Les hommes ont oublié cette vérité. Mais tu ne dois pas l'oublier, dit le renard. Tu deviens responsable pour toujours de ce que tu as apprivoisé.
Le Petit Prince, chap. 21

Thursday, 25 April 2013

Teaching wallabies to avoid cats and foxes

McLean, I. G., G. Lundie-Jenkins & P.J. Jarman. 1996. Teaching an endangered mammal to recognise predators. Biological Conservation, 75(1): 51-62.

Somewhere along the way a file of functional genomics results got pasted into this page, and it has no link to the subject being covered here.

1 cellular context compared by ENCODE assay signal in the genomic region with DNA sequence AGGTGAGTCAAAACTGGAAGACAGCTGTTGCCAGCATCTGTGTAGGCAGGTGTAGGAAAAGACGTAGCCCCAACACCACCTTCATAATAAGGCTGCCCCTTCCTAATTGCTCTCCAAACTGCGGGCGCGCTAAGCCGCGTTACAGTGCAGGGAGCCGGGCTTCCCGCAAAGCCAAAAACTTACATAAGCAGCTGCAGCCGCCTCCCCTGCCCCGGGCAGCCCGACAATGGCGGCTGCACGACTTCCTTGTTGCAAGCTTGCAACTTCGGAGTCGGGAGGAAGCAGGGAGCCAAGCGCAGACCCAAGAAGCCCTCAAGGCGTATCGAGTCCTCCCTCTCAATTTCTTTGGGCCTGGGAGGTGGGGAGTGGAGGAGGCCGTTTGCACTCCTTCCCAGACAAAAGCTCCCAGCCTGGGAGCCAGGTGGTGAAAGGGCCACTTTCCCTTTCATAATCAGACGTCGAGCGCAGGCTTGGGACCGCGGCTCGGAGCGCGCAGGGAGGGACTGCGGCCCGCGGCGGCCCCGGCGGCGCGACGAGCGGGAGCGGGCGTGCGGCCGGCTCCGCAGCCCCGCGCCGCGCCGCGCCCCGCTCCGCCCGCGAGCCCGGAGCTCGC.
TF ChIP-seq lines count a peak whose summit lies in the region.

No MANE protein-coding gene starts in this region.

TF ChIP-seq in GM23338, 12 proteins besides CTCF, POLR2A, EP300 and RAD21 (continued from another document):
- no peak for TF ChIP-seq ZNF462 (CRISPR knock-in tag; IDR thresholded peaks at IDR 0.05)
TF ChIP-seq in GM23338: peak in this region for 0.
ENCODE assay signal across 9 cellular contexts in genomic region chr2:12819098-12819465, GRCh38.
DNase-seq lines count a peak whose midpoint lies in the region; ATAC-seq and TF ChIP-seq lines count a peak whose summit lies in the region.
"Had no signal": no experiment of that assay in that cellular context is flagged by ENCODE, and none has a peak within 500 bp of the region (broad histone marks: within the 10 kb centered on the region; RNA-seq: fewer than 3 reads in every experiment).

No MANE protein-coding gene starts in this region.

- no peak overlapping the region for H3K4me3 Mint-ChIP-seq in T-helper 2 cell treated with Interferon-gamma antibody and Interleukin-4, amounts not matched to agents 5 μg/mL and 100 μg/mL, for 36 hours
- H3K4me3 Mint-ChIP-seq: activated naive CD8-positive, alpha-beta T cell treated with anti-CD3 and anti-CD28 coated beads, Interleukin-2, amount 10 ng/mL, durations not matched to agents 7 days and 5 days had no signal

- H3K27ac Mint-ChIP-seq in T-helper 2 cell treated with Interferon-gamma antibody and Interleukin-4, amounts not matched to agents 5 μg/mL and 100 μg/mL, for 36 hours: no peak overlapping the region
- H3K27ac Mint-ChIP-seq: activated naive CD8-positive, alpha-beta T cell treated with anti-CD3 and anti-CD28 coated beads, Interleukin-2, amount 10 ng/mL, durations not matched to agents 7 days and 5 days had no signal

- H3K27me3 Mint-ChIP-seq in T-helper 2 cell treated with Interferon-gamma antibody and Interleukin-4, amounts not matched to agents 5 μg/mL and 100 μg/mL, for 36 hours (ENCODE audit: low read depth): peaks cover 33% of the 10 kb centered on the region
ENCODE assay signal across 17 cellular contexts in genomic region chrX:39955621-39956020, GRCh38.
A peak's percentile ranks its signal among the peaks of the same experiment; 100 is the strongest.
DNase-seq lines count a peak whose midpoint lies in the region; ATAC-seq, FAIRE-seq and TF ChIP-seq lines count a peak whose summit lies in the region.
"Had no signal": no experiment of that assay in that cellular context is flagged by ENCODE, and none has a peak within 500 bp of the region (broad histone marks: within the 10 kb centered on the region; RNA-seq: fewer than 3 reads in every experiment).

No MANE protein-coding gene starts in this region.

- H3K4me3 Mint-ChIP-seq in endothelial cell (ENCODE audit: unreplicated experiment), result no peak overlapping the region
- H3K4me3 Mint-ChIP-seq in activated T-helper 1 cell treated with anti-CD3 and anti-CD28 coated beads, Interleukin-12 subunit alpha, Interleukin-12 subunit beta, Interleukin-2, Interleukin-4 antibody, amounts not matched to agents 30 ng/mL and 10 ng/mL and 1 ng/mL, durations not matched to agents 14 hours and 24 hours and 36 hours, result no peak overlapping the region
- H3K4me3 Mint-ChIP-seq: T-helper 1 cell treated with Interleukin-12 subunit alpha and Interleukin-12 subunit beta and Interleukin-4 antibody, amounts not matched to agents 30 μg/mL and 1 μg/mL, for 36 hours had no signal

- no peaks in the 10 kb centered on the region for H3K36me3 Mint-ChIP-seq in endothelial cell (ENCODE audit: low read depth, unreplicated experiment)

The possibility of conditioning captive-reared animals to fear predators prior to release into the wild is often discussed, but rarely attempted. Here we show that captive-reared rufous hare-wallabies Lagorchestes hirsutus, a species of marsupial that became extinct in the Australian mainland in 1991, become more cautious after conditioning to fear predators that they will encounter after release. The predators, cats and foxes, are not historical enemies of hare-wallabies, but captive-reared predator-naïve rufous hare-wallabies reacted cautiously to them in captivity, suggesting either some genetic recognition abilities for a generalised mammalian predator, or perhaps that hare-wallabies are simply generally cautious in the presence of an unknown animal. Rufous hare-wallabies became even more cautious after two conditioning techniques were used to teach them to associate a fright with a fox or cat. We suggest that conditioning about predators may be a valuable adjunct to many management programmes involving release of predator-naïve endangered animals.

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